Plastic Pollution and Ecosystem of Excess8:00 PM to 10:00 PM on Saturday, April 19
Organizers: Nurit Bar-Shai
Plastic Pollution and Ecosystem of Excess
A Talk by Ingeborg Reichle & Pinar Yoldas
When: Saturday, April 19 2014, 8pm
Doors open at 7:30pm
Where: Genspace, The MEx Building
33 Flatbush Avenue,
Brooklyn NY 11217
Genspace Talks on 2nd Floor !
($5 suggested donations at door)
For questions contact us at email@example.com
"If life started today in our plastic debris filled oceans, what kinds of life forms would emerge out of this contemporary primordial ooze?" — PY
Artist-Researcher, Pinar Yoldas joins art historian, writer, curator, Ingeborg Reichle to discuss Life and Art in the plastic sphere.
Environmental activist and discoverer of the “Trash Vortex” Captain Charles Moore boldly claims that “the ocean has turned into a plastic soup.” The ancient ocean, the primordial soup, gave birth to the very first organic molecules and was brimming with prehistoric living organisms. That was four billion years ago. Today the composition of oceans is undergoing a dramatic change where synthetic molecules are taking over. Anthropogenic waste has filled our oceans in less than two decades. The Great Pacific Garbage Patch - a truly ‘sublime’ kinetic sculpture built by all the nations around the Pacific Ocean through many years of mindless, unsustainable consumption. It is a garbage vortex made up of several million tons of plastic waste in the North Pacific about the size of Central Europe, an inspiration and birthplace for Yoldas’ species of excess.
Joining us, Dr. Reichle, will discuss her research with plastic pollution in the Arts and introduce artists and activists who’s work center around polluted oceans with plastics, non-degradable materials and plastics that are consumed by live organisms and become part of our food chain. Dr. Reichle will discuss Yolda’s artwork “An Ecosystem of Excess”, currently on display at the The Ernst Schering Foundation, Berlin, following a presentation by the artist.
"Yoldas creates a post-human ecosystem of speculative organisms and their imagined environment. From primordial soup to plastic soup. Yoldas’s work introduces pelagic insects, marine reptilia, fish and birds endowed with organs to sense and metabolize plastics as a new Linnean order of post-human life forms. Inspired by the groundbreaking findings of new bacteria that burrows into pelagic plastics, her work envisions life forms of greater complexity, which can thrive in man-made extreme environments, and turn the toxic surplus of our capitalistic desire into eggs, vibrations and joy. Starting from excessive anthropocentrism she suggests life without mankind."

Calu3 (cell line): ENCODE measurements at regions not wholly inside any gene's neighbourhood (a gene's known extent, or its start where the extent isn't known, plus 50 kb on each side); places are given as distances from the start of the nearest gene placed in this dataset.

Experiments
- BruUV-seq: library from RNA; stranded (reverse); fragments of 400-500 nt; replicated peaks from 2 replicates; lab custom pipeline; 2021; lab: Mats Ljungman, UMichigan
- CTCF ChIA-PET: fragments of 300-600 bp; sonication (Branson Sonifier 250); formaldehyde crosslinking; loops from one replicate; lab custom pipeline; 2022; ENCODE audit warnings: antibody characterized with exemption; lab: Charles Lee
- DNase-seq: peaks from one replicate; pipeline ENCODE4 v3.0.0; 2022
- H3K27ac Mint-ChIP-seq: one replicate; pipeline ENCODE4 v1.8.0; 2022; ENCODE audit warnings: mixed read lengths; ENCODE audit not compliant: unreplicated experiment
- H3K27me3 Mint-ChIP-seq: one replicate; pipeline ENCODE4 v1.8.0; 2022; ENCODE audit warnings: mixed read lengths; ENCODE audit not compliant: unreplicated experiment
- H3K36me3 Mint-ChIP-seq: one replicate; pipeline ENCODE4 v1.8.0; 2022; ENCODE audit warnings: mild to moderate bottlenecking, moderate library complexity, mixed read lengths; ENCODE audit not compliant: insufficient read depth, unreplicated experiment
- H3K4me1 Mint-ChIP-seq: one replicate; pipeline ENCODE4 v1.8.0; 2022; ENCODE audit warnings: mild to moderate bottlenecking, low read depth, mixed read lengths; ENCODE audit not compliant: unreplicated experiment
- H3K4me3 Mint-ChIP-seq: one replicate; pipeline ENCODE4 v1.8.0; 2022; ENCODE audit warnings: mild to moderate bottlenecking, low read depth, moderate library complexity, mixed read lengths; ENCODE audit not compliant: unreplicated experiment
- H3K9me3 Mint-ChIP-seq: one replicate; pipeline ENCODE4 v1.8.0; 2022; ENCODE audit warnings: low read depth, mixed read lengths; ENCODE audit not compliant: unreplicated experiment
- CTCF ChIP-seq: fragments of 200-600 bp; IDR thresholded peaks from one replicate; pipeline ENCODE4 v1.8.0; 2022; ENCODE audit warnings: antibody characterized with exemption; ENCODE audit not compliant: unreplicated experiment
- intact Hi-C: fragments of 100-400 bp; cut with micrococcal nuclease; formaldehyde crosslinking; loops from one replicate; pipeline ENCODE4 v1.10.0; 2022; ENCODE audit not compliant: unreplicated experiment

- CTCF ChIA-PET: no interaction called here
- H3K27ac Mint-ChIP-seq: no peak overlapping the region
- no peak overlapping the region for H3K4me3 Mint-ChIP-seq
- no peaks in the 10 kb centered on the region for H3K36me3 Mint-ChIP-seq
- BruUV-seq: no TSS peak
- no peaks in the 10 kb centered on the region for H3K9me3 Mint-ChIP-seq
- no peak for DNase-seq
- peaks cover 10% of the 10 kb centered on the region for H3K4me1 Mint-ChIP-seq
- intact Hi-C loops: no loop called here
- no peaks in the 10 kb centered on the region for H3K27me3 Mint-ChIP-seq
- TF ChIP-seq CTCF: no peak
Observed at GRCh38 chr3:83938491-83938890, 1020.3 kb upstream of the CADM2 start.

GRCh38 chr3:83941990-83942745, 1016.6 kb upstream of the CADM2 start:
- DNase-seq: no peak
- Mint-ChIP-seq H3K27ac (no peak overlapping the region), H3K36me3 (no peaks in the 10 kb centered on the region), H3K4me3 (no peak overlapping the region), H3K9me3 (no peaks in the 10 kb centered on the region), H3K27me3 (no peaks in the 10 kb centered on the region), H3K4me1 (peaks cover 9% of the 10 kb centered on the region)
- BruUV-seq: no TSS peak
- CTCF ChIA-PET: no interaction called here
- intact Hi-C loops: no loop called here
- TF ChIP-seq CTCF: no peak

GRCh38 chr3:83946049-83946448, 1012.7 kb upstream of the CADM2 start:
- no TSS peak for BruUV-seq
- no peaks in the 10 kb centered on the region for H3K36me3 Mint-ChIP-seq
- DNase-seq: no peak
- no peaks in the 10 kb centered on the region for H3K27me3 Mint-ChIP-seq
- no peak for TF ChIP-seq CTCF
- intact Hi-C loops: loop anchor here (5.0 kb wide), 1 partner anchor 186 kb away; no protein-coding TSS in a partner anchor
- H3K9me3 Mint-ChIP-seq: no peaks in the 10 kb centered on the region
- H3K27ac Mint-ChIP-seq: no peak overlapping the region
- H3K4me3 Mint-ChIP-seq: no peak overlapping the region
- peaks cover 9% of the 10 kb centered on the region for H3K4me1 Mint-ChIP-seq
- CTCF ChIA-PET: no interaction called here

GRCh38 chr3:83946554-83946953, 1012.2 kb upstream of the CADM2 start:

Dr. Ingeborg Reichle, is an art historian and cultural theorist writing on, contemporary art, new technologies and new media, with a focus on, biotechnology and artificial life. 2005–2011 she held a research position at the Berlin-Brandenburg Academy of Sciences and Humanities in Berlin. She currently teaches at the Hermann von Helmholtz Centre for Cultural Techniques at Humboldt-University Berlin. In 2004 she received her Ph.D. from Humboldt-University Berlin. Her dissertation on „Art in the Age of Technoscience: Gentic Engineering, Robotics, and Artificial Life in Contemporary Art“ was published in English in 2009 with Springer. She completed her habilitation in 2013 with the thesis „Bilderwissen – Wissensbilder. Zur Gegenwart der Epistemologie der Bilder“ at Humboldt-University Berlin. She has given talks at a number of international institutions, such as the School of Visual Arts in New York, the Department of Biology of the Massachusetts Institute of Technology (MIT) in Boston, the Life-Science Lab of the German Cancer Research Center in Heidelberg, and the Tembusu College of the National University of Singapore.
Pinar Yoldas is a cross-disciplinary artist and researcher. Her work investigates social and cultural systems in regards to biological and ecological systems. Lately she has been designing mutations, tumors and neoplasmic organs to rethink the body and its sexuality transformed by the mostly urban habitats of techno-capitalist consumerism. Pinar received her MFA from University of California Los Angeles. Currently she is pursuing her PhD in the Art, Art History and Visual Studies department at Duke University. Her research interests include bio-art, art-neuroscience interactions and eco-feminism. Prior to her education in the States, she has received a Bachelors of Architecture from Middle East Technical University, a Master of Arts from Istanbul Bilgi University and a Master of Science from Istanbul Technical University. She holds a bronze medal in organic chemistry in national science olympics and had her first solo painting exhibition when she was five.